Both these must-watch movies were featured in MAMI Film Festival 2019 and highlight the world from the inner eye of refugees
The smell of Sindhi kadhi almost wafts off the screen to make its way into some rudimentary trigger of a childhood memory. Sapna Bhavnani’s documentary Sindhustan was the top of my must-watch list for MAMI Film Festival. I went into Sindhustan prepared with a lot of research about Sindh and Sindhis, and within the first few minutes, as the narrative unfolded interspersed with poetry by Shah Abdul Latif, all my research was just a bunch of bland facts in contrast to the deeply emotional storytelling of Sindhustan. Sindh walks on Sapna’s tattooed legs and feet onto each frame of this movie- she is the land, and the land is her.
The documentary also features personal interviews of Partition survivors who migrated from Sindh. One of them, an elderly doctor,quipped that after all these years, she still tells anyone who asks where she’s from, that she’s from Shikarpur (Sindh).
No one anticipated the havoc Partition would bring, no one ‘plans’ to be a refugee, no one wants to put their children on an escape boat, no one prepares for a literal upheaval of their lives. My biggest fear is that someday, I could be in that old doctor’s place, having to tell young people what destruction befell the people of my time. Just as the survivors of Gujarat riots and the Rohingya refugees and the Kashmiris and the detainees in Assam have to tell and retell the stories of how their world is falling apart.
History teaches us important lessons and unless we pay heed, we are doomed to repeat it. Sindhustan reminds you of these lessons, of the heartbreak of Partition, the circumstances of suddenly becoming refugees because someone, somewhere decided what’s “good for the people”. The trauma of a lost home lingers in your bones making its way down generations, but so does love. Sufism has flown down the spines of Sindhis like the river Sindhu linking them all forever even if their feet cannot touch the land of Sindh. So be it the recipe for Sindhi kadhi, the traditional inking of one’s body, or the songs that match across borders, home is where the love is, or as Sapna says, “Home is where the legs are”.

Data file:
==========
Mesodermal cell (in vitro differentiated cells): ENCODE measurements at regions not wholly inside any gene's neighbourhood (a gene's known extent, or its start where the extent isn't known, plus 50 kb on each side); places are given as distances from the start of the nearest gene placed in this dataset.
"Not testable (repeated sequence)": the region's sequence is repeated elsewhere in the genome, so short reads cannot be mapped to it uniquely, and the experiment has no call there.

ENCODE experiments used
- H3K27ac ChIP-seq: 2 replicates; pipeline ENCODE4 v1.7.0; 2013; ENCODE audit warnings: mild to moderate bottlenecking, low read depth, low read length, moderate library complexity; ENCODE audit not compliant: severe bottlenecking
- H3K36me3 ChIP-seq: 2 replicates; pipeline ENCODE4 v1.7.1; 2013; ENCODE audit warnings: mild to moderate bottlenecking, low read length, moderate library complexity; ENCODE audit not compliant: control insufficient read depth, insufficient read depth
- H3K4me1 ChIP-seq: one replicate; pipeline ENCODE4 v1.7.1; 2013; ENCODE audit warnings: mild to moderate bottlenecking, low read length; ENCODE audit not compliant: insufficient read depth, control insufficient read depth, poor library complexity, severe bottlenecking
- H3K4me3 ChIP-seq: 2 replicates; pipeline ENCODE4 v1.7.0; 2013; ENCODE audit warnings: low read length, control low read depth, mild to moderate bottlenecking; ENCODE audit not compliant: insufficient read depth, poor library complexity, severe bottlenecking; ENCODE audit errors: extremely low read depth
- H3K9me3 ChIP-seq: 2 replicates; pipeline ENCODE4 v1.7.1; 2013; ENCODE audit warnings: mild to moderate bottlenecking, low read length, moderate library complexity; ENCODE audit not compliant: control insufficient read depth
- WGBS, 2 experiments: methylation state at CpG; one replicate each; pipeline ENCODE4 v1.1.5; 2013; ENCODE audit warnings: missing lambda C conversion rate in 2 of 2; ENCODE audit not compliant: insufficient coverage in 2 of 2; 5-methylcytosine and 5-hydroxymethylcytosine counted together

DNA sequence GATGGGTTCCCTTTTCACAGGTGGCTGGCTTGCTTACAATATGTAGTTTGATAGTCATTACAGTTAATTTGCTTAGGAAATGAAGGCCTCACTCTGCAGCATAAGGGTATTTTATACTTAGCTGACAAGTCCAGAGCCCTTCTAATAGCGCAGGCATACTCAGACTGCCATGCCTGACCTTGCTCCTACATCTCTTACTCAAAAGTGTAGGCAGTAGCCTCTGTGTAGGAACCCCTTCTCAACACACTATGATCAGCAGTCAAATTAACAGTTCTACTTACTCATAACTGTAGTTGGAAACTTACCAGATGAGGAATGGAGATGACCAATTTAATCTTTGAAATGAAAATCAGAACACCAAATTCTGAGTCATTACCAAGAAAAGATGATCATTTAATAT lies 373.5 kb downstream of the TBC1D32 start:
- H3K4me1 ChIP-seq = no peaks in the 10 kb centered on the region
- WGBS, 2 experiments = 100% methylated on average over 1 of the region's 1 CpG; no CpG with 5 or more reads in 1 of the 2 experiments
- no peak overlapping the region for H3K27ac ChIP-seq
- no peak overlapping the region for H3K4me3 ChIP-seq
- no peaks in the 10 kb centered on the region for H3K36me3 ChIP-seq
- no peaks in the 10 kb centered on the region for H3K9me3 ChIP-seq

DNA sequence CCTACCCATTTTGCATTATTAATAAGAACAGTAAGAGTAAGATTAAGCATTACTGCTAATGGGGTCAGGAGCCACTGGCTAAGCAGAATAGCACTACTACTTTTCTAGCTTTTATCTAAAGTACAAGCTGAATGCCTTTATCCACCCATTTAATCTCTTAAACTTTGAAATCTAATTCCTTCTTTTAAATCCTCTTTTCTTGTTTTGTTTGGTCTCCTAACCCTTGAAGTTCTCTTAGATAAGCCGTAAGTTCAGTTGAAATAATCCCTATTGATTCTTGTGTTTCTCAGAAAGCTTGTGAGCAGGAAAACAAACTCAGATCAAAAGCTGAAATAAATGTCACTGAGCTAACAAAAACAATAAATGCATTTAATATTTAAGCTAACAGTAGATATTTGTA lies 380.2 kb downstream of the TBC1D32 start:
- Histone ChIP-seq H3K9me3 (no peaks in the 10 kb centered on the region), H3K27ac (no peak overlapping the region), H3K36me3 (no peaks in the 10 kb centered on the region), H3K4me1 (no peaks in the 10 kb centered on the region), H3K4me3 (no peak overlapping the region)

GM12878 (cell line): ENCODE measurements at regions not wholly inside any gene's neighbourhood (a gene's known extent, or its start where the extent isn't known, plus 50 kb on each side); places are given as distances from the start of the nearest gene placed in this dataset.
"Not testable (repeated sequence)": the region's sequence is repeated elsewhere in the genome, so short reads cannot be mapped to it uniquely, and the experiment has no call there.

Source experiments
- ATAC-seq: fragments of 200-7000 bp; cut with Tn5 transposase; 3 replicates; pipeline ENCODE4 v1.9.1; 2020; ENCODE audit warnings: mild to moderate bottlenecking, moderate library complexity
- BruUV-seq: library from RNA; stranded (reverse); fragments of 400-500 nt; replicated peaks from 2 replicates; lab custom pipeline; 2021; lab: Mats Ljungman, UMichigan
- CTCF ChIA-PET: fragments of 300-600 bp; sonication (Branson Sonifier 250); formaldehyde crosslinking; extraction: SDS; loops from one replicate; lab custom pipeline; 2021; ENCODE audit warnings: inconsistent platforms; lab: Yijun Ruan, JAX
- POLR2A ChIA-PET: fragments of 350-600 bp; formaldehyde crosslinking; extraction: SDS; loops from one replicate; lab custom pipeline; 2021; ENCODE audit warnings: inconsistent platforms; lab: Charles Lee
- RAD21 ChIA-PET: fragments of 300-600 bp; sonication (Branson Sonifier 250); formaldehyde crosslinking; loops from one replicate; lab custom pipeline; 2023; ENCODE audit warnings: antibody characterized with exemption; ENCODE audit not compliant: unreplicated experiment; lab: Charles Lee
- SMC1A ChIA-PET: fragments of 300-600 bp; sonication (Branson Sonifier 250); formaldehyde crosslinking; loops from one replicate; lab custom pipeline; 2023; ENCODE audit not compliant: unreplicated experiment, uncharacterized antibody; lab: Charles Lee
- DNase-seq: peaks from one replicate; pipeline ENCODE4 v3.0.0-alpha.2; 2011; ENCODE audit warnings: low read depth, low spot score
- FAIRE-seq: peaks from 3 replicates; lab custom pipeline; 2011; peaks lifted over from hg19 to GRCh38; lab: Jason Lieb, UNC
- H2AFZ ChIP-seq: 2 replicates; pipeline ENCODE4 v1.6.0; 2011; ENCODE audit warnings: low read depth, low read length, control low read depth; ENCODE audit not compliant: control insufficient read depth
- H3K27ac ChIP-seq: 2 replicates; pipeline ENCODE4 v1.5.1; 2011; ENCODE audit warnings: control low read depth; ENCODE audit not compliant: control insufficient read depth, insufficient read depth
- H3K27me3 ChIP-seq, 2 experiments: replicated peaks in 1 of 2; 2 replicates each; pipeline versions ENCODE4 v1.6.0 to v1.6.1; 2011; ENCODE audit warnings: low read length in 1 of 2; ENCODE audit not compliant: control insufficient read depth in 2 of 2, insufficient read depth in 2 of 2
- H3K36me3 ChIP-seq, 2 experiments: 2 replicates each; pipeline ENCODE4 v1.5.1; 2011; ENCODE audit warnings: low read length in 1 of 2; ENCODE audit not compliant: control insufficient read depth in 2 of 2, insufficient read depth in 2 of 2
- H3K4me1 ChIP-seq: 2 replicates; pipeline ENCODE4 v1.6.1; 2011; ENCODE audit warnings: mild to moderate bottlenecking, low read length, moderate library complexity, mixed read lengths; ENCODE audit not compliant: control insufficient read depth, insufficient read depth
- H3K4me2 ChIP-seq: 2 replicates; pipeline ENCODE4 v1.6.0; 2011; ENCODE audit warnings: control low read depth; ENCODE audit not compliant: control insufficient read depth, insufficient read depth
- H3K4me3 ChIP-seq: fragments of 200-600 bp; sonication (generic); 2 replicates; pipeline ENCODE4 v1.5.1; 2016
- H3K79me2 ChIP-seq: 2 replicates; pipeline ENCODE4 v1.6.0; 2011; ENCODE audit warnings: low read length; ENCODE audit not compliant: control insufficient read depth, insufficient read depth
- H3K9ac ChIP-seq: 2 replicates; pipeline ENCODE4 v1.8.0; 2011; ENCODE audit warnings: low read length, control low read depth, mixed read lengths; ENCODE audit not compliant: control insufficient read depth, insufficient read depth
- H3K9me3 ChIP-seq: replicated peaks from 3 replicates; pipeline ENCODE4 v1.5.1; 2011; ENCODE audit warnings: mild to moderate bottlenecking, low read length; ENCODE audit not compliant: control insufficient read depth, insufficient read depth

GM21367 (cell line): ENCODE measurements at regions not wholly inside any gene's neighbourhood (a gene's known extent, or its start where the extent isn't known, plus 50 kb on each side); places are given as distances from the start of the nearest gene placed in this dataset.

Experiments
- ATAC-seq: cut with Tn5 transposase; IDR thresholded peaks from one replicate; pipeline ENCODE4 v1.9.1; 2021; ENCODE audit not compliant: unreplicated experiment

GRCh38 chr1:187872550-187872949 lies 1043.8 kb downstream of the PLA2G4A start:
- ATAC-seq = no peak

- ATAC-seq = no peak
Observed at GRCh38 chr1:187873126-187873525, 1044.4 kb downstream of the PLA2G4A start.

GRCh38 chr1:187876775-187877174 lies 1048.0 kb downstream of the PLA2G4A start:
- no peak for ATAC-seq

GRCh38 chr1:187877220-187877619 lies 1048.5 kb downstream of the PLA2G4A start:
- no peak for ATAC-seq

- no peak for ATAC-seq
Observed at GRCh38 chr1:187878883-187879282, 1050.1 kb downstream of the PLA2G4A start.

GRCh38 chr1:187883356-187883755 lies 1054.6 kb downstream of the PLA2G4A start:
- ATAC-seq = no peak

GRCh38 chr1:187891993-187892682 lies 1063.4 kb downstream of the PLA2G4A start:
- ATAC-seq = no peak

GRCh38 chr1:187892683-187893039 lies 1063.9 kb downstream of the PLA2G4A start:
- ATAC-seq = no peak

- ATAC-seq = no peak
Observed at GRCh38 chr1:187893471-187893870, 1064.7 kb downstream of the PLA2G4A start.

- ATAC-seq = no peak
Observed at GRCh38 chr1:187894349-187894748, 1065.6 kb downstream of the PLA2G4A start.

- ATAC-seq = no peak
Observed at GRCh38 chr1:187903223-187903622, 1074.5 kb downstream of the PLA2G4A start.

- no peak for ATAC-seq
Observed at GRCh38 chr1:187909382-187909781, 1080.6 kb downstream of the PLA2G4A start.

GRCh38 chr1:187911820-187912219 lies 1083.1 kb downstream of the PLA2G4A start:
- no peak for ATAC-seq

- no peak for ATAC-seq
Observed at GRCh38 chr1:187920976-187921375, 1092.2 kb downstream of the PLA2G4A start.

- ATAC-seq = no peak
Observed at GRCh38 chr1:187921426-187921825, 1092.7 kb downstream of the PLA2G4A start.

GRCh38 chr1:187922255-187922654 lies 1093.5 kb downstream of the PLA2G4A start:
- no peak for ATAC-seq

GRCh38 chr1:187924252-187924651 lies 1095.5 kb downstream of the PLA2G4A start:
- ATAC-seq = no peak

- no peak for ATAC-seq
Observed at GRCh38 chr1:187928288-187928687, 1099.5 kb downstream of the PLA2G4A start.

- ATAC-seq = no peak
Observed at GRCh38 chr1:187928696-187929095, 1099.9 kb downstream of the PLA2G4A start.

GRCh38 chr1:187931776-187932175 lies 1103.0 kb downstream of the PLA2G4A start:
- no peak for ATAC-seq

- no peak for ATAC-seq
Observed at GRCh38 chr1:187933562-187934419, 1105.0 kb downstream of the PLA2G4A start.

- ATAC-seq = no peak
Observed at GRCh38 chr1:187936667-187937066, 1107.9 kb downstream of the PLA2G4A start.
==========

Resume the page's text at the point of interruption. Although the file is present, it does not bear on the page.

It was fitting that I went on to watch Midnight Traveller a couple of days later. Shot entirely on three cell-phones, Midnight Traveller documents the real-life journey of filmmaker couple Hasan and Nargis Fazili with their two daughters, as they escaped the Taliban. After repeated refusals to their asylum applications, they make their way across Afghanistan with the help of “refugee smugglers” to reach the European Union where they hope to be safe from the certain death that awaits them at the hands of the Taliban.
Their tumultuous journey spanned years of travelling on unsafe terrain, fearing the kidnapping of their young daughters, and periodic stays in desolate refugee camps. At one such camp, their children are pictured playing with other children of refugees. It is a heart-breaking scene because even their games were about being smuggled and escaping the police/army. The next time you see children in your families play house (ghar-ghar), think of the countless children who are playing the ‘smuggling and hiding from police’ game because that is the only reality they know. They don’t get to go to school or bring their favourite toys or feel safe or have a place to call home. In another poignant scene, one of the daughters breaks down crying because she’s bored, and you can feel her frustration, her fear, all the turmoil in her mind distil itself into the word ‘bored’ when her tears were about so much more.
At one of the refugee camps they were housed in at Bulgaria, local citizens protested against letting refugees into the country and even assaulted the refugees urging them to “go back”. Sound familiar? How many ‘go back to your country’ or ‘go to Pakistan’ comments do we read on our social media daily?
In early 2019, Indian authorities ceased to recognize the UNHCR-issued refugee cards of Rohingya, effectively taking away the little amount of legal protection some 18,000 registered Rohingya refugees had in the country. Hate crimes against Rohingyas abound and many groups have issued inflammatory statements against the entry of Rohingya refugees in India. Over the past 2 years, India has been deporting Rohingya refugees (including children) to Myanmar where they face genocide.How deplorable does one have to be to ask for the ‘removal’ of people who have lost everything trying to escape death?
Do we feel nothing anymore? How about for our own citizens- how can one be okay with people being herded into detention camps and with people being sequestered in a lockdown state? While it is appalling to see people cheering such moves, what also rankles, is the neutrality and silence of others. As long as you are sitting in your homes, as long as it is happening to someone else, as long as you are safe; will you remain unaffected?
But one day the fight could come to your door, one day it could be your rights taken away, one day you might lose your home, one day you could be on the other side- a refugee- and that day, you will care. It will be too late.